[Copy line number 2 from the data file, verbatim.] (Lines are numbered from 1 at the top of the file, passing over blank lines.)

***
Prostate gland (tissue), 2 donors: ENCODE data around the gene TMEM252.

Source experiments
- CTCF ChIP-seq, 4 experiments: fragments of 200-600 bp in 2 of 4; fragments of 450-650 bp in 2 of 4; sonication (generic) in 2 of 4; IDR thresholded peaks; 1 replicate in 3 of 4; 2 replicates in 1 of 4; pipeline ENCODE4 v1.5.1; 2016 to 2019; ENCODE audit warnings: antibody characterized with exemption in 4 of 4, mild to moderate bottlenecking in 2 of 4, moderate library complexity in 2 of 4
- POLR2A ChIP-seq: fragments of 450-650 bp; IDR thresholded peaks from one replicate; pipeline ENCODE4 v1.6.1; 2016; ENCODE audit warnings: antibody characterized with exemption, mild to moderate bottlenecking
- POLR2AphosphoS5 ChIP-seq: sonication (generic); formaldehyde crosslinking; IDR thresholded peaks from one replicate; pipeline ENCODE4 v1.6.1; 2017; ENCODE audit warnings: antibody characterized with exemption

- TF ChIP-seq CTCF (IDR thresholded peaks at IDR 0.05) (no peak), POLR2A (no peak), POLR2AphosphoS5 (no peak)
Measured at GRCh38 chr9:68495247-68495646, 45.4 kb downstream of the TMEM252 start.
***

Source experiments